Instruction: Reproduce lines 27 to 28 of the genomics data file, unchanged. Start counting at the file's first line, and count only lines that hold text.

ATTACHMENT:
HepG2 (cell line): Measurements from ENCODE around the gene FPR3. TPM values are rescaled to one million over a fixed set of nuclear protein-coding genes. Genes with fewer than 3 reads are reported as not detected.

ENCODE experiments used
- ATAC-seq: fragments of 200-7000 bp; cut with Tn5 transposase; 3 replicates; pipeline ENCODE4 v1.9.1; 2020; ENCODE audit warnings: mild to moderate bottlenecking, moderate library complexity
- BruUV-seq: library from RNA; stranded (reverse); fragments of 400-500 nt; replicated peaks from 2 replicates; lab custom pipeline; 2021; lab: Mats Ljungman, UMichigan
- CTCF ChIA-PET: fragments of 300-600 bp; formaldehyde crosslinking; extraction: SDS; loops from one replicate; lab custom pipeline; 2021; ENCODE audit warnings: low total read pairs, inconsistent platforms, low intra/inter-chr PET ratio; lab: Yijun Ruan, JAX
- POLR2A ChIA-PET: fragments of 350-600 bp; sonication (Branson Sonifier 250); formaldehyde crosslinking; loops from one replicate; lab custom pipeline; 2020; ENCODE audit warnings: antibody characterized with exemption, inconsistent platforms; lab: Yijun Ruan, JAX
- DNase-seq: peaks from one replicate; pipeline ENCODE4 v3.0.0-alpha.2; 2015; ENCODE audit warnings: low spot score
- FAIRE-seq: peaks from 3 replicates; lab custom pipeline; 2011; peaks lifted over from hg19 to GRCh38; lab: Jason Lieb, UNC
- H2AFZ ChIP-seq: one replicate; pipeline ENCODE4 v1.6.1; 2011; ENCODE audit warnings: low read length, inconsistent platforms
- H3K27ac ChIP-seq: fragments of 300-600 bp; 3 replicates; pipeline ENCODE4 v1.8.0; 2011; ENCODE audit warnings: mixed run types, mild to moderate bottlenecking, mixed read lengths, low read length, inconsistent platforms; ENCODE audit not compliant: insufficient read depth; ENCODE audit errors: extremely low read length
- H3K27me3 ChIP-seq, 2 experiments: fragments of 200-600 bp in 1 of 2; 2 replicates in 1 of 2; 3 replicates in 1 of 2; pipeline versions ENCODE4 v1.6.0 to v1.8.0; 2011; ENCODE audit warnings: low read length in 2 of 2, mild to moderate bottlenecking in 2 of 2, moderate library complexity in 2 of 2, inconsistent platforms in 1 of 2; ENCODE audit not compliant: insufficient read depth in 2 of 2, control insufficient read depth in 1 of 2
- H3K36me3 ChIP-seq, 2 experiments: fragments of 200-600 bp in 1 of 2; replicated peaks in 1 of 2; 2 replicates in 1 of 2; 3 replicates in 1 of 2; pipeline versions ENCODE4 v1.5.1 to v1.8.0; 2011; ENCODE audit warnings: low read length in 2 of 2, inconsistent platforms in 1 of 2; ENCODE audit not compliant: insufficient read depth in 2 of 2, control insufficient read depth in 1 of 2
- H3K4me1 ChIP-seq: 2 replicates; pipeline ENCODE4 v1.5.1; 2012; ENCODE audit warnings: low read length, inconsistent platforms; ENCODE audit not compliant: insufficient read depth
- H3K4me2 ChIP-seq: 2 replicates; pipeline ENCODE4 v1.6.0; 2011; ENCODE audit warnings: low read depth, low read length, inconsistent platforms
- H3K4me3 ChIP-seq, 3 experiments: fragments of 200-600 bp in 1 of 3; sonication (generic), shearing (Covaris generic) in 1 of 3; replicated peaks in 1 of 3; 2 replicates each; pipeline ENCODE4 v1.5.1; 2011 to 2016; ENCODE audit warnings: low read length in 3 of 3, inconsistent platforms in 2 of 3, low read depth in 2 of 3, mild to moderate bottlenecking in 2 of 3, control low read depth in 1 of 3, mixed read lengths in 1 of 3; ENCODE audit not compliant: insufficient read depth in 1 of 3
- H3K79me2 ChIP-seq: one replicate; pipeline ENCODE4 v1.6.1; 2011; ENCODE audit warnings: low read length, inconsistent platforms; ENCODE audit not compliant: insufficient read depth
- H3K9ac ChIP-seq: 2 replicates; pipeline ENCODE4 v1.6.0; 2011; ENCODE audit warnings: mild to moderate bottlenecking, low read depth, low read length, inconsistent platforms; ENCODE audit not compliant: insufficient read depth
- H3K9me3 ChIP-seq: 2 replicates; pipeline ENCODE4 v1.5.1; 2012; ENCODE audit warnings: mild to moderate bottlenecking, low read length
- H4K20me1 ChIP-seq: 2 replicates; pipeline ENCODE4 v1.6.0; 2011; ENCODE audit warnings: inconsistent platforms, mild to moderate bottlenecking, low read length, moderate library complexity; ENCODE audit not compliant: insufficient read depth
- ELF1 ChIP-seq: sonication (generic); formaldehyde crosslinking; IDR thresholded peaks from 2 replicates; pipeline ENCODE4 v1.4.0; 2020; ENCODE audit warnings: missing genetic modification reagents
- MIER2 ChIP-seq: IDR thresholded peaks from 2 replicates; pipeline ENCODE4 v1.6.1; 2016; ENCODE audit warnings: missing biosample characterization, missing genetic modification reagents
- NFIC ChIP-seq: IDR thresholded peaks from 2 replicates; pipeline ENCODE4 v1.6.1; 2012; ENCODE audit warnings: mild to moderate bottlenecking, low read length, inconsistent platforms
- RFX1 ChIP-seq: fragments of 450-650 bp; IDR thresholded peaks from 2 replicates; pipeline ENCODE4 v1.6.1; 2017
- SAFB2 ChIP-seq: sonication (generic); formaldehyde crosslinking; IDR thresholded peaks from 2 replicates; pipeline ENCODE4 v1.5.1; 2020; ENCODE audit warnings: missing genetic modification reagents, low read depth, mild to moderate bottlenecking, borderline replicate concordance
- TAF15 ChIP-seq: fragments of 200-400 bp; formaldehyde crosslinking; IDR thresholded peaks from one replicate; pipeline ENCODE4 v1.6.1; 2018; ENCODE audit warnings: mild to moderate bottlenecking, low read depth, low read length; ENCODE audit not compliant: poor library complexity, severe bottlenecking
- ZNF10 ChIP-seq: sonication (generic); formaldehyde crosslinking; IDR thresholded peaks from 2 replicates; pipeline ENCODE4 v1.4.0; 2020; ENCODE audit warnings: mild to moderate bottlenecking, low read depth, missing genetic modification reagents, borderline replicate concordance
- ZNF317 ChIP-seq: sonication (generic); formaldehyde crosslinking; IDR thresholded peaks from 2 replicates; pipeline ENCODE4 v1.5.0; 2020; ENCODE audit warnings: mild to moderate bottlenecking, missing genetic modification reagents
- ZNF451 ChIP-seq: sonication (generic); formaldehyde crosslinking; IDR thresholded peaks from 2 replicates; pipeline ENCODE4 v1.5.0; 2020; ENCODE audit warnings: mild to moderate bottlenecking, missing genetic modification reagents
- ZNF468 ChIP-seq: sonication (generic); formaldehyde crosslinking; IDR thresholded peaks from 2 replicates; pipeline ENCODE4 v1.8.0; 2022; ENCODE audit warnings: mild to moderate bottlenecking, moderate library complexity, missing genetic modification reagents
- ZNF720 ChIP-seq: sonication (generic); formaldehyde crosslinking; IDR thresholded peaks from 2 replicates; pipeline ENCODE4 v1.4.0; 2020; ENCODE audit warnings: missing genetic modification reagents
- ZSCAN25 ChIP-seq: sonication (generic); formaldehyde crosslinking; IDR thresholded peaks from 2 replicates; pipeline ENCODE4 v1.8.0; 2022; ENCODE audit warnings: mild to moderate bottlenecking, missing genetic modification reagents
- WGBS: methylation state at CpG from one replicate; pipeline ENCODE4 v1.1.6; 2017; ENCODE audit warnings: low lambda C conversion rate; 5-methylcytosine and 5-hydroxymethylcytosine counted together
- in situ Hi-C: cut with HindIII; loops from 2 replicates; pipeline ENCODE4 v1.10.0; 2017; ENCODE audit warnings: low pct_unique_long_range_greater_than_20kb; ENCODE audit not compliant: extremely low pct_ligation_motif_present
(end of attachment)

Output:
- ZNF317 ChIP-seq: sonication (generic); formaldehyde crosslinking; IDR thresholded peaks from 2 replicates; pipeline ENCODE4 v1.5.0; 2020; ENCODE audit warnings: mild to moderate bottlenecking, missing genetic modification reagents
- ZNF451 ChIP-seq: sonication (generic); formaldehyde crosslinking; IDR thresholded peaks from 2 replicates; pipeline ENCODE4 v1.5.0; 2020; ENCODE audit warnings: mild to moderate bottlenecking, missing genetic modification reagents